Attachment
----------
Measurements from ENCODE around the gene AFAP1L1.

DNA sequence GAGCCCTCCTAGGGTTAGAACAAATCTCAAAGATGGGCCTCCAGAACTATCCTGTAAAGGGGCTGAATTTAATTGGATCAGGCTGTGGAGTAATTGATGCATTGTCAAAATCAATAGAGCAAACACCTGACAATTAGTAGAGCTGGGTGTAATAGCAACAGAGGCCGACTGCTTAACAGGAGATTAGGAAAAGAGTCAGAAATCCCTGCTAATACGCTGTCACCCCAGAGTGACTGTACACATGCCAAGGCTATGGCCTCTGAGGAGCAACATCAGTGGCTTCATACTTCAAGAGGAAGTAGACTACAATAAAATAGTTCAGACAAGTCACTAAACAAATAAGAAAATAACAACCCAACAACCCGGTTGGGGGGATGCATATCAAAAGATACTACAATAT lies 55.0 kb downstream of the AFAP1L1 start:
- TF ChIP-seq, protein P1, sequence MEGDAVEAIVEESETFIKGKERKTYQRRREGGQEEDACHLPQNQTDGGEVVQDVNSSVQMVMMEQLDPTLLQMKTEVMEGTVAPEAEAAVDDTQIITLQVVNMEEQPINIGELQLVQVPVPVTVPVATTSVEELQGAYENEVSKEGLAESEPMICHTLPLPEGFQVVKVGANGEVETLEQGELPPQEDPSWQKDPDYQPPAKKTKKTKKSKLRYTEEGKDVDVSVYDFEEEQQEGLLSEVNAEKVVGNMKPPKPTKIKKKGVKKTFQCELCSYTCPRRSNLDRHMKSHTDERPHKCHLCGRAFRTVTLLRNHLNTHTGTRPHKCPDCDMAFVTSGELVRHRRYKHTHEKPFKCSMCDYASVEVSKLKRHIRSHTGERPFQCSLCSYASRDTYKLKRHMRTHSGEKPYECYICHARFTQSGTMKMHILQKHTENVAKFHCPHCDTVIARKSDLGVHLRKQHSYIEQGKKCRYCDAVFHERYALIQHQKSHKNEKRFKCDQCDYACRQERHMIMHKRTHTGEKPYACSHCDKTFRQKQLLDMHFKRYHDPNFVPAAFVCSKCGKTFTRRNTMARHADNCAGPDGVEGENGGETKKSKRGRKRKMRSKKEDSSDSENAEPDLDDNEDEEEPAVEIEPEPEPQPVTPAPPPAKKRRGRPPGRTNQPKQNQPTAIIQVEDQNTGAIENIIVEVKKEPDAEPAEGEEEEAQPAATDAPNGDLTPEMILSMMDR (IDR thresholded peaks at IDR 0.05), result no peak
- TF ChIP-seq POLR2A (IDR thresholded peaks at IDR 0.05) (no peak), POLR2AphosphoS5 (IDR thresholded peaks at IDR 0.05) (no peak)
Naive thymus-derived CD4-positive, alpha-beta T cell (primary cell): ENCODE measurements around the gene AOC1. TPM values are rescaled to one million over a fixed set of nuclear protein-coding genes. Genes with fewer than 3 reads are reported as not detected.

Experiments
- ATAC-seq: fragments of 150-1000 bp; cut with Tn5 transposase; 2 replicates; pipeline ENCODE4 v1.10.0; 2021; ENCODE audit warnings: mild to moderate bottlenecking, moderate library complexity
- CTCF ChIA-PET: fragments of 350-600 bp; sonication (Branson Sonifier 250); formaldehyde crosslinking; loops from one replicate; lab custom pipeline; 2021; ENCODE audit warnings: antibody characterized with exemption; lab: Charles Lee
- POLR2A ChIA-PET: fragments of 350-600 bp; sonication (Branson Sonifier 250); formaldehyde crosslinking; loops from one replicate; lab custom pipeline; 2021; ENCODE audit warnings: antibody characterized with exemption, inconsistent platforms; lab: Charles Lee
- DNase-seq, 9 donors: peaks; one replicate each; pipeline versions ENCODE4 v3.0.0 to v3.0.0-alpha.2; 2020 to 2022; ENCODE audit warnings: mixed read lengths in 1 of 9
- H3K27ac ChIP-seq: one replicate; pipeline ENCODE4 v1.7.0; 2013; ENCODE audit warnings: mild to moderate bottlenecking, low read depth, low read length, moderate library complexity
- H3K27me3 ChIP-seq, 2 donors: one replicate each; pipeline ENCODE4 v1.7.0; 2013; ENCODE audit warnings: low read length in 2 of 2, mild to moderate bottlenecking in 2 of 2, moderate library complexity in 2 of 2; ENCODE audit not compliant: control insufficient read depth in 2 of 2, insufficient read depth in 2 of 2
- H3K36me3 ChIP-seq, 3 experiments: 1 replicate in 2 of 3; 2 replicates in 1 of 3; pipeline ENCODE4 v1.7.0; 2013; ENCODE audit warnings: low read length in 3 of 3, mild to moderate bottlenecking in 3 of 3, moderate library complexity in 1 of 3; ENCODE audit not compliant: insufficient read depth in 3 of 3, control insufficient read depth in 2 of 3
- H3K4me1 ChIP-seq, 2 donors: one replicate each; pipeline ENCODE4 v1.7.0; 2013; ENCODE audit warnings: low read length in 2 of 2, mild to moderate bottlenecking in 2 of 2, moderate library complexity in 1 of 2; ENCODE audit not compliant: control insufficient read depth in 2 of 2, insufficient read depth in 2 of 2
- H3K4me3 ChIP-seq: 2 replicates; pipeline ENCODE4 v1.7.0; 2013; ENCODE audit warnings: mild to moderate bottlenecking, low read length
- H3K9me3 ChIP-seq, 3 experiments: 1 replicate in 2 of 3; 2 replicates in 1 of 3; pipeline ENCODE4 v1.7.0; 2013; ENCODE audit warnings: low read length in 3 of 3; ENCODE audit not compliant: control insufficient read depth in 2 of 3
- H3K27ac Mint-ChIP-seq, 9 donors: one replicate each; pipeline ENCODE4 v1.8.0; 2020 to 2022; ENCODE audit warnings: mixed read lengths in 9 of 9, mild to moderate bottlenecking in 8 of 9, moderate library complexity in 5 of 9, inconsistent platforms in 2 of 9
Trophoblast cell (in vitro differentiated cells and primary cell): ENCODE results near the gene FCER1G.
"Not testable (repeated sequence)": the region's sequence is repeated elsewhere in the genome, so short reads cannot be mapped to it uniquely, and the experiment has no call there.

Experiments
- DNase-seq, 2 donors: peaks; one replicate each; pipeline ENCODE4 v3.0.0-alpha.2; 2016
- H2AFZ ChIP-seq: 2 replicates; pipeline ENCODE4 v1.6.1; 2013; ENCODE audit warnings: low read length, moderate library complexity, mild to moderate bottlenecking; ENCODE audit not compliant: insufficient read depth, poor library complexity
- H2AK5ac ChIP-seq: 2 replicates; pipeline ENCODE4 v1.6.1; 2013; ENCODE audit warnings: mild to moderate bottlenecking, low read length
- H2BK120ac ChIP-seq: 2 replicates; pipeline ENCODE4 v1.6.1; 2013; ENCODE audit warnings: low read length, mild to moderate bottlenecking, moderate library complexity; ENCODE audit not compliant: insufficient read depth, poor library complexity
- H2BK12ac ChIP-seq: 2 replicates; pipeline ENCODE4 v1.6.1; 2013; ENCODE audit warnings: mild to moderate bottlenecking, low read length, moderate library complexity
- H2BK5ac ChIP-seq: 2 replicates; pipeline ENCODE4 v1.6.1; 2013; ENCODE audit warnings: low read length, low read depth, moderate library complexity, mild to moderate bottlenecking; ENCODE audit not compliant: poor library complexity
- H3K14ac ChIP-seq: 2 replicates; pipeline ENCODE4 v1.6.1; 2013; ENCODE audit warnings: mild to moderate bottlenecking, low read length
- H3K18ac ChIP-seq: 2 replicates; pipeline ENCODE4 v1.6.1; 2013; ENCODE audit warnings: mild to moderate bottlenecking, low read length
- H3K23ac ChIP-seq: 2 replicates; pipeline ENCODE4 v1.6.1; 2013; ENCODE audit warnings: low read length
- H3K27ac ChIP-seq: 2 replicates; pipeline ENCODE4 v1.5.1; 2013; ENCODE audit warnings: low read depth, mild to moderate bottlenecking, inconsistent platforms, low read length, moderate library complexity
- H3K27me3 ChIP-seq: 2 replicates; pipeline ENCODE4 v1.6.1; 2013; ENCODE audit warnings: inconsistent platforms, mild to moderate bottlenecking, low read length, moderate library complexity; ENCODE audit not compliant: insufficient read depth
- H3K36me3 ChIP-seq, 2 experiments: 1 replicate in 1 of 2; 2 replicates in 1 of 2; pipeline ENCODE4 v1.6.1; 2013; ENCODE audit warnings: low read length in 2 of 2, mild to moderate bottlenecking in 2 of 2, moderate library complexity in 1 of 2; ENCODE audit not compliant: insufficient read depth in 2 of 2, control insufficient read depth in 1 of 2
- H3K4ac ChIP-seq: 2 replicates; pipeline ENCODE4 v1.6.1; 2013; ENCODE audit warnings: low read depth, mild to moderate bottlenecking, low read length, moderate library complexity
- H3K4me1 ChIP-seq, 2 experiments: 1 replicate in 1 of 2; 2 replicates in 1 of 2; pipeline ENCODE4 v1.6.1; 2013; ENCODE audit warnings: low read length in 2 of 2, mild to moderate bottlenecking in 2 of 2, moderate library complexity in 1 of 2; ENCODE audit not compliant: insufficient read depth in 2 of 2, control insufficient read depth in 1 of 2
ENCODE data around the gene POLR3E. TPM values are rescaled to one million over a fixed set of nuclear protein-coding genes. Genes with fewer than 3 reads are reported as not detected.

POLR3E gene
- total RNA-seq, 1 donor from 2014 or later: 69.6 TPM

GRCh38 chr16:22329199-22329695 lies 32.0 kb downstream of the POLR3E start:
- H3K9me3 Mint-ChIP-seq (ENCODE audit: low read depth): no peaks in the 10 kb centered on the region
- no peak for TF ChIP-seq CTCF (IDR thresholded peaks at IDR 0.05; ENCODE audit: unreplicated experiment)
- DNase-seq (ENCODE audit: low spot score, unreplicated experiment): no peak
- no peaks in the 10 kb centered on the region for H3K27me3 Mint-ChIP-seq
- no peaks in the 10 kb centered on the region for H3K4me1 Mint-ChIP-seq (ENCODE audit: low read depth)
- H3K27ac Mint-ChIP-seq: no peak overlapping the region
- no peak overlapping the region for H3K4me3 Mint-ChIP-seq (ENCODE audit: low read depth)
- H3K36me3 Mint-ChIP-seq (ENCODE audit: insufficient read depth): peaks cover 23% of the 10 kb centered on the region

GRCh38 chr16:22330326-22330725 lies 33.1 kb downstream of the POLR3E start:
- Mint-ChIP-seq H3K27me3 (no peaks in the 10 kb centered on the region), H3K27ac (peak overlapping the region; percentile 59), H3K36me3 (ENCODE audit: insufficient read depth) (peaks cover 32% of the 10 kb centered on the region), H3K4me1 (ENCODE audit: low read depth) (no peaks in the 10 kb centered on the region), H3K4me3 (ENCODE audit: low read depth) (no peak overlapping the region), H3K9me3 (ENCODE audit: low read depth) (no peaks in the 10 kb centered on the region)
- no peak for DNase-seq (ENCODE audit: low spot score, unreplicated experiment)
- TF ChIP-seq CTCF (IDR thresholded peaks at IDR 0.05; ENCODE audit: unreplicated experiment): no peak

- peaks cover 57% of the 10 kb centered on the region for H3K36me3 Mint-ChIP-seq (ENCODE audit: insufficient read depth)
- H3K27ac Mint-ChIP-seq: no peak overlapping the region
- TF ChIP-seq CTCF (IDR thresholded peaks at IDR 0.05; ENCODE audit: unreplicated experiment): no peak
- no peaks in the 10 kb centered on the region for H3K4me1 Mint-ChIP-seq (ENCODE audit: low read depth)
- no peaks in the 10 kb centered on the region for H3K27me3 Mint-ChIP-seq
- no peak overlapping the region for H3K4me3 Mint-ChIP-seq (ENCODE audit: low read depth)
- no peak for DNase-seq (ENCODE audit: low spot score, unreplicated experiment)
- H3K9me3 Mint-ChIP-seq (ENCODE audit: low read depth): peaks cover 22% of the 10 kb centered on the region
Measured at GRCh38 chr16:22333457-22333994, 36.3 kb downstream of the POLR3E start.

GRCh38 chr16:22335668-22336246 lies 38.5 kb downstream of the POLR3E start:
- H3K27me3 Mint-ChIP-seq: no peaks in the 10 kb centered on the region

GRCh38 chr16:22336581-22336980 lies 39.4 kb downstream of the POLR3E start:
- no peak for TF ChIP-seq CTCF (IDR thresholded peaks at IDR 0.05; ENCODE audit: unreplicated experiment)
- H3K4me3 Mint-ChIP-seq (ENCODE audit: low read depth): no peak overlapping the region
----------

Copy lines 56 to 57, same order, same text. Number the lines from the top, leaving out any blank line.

- no peak overlapping the region for H3K4me3 Mint-ChIP-seq (ENCODE audit: low read depth)
- no peak for DNase-seq (ENCODE audit: low spot score, unreplicated experiment)